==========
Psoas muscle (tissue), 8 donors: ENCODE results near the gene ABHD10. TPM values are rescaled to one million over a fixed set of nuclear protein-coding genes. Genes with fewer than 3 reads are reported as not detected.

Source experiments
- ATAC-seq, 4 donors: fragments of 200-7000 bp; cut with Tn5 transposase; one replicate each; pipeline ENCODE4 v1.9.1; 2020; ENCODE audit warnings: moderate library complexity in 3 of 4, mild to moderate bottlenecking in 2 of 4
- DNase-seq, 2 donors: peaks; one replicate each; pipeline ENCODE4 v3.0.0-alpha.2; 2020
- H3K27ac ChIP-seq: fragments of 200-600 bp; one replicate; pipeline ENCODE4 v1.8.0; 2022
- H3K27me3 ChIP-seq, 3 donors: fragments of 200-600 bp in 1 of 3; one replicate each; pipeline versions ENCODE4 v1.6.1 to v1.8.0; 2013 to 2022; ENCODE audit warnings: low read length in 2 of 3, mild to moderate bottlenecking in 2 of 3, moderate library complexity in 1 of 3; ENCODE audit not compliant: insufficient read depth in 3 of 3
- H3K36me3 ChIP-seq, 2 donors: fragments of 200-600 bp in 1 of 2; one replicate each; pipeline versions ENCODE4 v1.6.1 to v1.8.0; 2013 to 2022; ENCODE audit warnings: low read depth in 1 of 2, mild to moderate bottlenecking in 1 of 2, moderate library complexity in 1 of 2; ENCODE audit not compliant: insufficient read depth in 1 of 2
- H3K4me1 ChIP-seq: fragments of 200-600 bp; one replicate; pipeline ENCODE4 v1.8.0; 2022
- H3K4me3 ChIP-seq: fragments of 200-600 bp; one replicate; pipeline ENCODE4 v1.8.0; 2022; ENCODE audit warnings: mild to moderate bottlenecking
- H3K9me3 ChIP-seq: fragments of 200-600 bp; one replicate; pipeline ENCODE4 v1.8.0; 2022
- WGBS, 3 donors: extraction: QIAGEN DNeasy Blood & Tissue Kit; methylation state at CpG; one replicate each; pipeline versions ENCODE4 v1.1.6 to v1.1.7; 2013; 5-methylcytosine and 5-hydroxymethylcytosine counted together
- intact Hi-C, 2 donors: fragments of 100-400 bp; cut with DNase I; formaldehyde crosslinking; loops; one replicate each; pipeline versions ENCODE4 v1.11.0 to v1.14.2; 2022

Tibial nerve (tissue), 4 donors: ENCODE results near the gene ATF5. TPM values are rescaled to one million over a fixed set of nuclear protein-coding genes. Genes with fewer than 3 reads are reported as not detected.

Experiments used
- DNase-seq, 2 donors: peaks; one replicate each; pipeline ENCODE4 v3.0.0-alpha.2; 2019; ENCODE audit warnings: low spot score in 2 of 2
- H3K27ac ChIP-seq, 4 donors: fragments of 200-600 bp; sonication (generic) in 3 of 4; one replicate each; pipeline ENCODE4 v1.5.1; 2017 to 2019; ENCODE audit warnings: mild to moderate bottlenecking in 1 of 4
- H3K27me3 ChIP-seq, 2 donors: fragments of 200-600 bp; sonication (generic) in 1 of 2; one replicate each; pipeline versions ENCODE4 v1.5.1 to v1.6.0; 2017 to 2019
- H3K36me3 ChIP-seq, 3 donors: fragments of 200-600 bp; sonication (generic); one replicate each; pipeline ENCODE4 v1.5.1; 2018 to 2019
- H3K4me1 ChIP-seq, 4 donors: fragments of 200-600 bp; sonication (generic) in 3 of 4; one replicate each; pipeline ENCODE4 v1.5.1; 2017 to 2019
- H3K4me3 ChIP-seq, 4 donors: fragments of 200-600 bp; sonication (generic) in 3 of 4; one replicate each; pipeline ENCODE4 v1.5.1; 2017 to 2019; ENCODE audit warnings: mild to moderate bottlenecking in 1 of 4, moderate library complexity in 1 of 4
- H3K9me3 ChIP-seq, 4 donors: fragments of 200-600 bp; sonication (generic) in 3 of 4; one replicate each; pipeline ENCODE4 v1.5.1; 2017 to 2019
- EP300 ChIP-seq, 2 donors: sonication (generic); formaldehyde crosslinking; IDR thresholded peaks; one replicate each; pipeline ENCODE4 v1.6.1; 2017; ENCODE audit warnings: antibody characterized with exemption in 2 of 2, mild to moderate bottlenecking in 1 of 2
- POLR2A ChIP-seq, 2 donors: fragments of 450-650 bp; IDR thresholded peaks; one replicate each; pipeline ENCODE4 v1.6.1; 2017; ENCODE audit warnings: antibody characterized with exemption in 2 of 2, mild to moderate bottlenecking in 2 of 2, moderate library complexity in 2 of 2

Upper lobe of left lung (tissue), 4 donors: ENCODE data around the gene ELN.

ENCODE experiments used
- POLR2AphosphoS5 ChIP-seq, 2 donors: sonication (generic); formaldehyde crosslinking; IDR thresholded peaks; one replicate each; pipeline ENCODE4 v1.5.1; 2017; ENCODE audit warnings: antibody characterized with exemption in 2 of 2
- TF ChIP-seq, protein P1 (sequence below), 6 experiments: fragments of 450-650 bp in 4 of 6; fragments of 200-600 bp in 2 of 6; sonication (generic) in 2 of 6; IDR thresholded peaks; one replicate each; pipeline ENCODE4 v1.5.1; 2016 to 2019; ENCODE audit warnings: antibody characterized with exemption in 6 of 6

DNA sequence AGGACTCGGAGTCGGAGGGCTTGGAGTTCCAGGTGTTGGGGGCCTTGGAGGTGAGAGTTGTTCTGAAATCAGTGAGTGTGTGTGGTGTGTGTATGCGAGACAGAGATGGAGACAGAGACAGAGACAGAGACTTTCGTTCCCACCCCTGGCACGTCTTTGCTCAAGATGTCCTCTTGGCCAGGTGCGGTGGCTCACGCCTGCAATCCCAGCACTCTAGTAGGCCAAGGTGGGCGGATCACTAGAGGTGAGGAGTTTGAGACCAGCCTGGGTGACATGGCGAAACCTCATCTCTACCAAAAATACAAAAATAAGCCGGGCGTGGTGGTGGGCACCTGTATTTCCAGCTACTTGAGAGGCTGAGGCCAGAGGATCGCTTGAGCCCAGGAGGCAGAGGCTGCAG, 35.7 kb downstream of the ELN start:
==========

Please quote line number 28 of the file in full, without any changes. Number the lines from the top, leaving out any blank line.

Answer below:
DNA sequence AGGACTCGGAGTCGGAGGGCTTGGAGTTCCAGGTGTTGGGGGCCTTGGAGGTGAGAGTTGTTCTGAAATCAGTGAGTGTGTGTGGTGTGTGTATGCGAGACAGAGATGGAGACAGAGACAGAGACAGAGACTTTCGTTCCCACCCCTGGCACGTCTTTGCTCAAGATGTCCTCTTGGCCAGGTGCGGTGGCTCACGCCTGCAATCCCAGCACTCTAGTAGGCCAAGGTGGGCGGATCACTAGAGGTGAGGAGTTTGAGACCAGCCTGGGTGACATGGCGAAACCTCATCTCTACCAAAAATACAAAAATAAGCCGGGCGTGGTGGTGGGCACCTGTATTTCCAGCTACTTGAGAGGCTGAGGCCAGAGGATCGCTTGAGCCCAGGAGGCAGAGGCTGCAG, 35.7 kb downstream of the ELN start: